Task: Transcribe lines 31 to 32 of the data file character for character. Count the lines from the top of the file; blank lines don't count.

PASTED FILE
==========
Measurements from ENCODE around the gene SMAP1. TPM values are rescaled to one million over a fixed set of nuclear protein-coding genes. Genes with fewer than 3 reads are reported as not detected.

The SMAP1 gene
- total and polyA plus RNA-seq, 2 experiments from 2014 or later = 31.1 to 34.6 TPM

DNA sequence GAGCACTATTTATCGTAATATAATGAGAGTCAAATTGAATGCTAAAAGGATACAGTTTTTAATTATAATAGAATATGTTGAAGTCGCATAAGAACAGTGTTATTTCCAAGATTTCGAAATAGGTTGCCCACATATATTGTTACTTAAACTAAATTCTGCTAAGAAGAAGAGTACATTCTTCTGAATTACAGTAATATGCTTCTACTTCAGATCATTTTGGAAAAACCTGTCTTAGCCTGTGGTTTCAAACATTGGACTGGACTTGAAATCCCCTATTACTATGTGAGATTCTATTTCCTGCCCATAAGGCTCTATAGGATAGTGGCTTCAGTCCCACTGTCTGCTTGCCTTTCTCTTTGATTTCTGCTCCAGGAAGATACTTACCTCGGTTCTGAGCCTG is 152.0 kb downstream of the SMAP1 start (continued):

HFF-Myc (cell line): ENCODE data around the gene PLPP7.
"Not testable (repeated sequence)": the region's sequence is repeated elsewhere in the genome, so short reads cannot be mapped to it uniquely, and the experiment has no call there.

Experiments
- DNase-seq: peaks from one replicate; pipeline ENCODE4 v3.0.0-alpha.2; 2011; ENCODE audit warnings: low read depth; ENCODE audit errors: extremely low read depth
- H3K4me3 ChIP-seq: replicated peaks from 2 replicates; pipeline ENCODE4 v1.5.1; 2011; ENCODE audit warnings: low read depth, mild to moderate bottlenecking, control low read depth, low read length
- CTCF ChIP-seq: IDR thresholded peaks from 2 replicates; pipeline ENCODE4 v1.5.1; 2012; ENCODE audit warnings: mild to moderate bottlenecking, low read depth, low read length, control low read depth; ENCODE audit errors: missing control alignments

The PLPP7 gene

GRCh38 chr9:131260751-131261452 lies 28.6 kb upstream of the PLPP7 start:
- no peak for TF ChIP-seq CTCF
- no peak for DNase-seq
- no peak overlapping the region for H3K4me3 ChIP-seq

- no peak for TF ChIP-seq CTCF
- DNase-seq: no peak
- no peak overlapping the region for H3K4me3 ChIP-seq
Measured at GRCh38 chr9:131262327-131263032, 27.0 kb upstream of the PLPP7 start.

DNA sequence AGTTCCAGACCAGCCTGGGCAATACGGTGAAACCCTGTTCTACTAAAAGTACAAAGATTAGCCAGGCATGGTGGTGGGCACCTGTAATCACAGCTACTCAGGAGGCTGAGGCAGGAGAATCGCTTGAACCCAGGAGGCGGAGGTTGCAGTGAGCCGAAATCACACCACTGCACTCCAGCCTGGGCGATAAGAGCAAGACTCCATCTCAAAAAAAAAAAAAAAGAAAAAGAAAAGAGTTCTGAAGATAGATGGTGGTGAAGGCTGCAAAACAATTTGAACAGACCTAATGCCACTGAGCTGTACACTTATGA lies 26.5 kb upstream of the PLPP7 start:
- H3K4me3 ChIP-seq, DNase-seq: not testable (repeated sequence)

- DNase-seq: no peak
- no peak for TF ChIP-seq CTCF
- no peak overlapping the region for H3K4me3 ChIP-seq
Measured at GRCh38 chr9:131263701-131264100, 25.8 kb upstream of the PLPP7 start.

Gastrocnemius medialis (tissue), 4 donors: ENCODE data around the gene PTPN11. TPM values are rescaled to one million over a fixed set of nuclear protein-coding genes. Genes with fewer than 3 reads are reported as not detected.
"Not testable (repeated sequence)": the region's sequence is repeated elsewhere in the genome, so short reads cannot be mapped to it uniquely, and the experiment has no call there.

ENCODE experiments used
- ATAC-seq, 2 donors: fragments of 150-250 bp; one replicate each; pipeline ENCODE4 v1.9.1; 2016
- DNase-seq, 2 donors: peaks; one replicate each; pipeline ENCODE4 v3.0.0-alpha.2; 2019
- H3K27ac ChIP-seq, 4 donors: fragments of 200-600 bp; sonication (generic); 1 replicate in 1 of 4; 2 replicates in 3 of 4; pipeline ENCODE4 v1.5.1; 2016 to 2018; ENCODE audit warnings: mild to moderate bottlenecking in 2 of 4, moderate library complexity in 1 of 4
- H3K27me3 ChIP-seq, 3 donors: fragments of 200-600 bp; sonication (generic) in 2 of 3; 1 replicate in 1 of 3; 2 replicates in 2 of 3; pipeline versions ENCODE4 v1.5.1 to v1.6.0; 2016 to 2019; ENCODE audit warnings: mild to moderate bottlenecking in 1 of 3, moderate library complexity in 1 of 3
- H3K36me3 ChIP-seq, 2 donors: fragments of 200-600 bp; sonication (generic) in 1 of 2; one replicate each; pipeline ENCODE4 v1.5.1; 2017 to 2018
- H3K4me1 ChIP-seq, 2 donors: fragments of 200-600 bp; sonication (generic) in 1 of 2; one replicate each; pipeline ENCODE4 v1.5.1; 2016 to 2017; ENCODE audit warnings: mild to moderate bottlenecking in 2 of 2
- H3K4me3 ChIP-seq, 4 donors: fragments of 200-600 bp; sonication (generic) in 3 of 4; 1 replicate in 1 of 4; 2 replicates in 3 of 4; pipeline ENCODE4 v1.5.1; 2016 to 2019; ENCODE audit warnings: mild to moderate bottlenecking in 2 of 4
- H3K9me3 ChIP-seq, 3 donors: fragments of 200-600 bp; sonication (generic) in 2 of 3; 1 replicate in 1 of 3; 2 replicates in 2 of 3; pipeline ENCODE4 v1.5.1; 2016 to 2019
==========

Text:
- H3K27ac ChIP-seq, 4 donors: fragments of 200-600 bp; sonication (generic); 1 replicate in 1 of 4; 2 replicates in 3 of 4; pipeline ENCODE4 v1.5.1; 2016 to 2018; ENCODE audit warnings: mild to moderate bottlenecking in 2 of 4, moderate library complexity in 1 of 4
- H3K27me3 ChIP-seq, 3 donors: fragments of 200-600 bp; sonication (generic) in 2 of 3; 1 replicate in 1 of 3; 2 replicates in 2 of 3; pipeline versions ENCODE4 v1.5.1 to v1.6.0; 2016 to 2019; ENCODE audit warnings: mild to moderate bottlenecking in 1 of 3, moderate library complexity in 1 of 3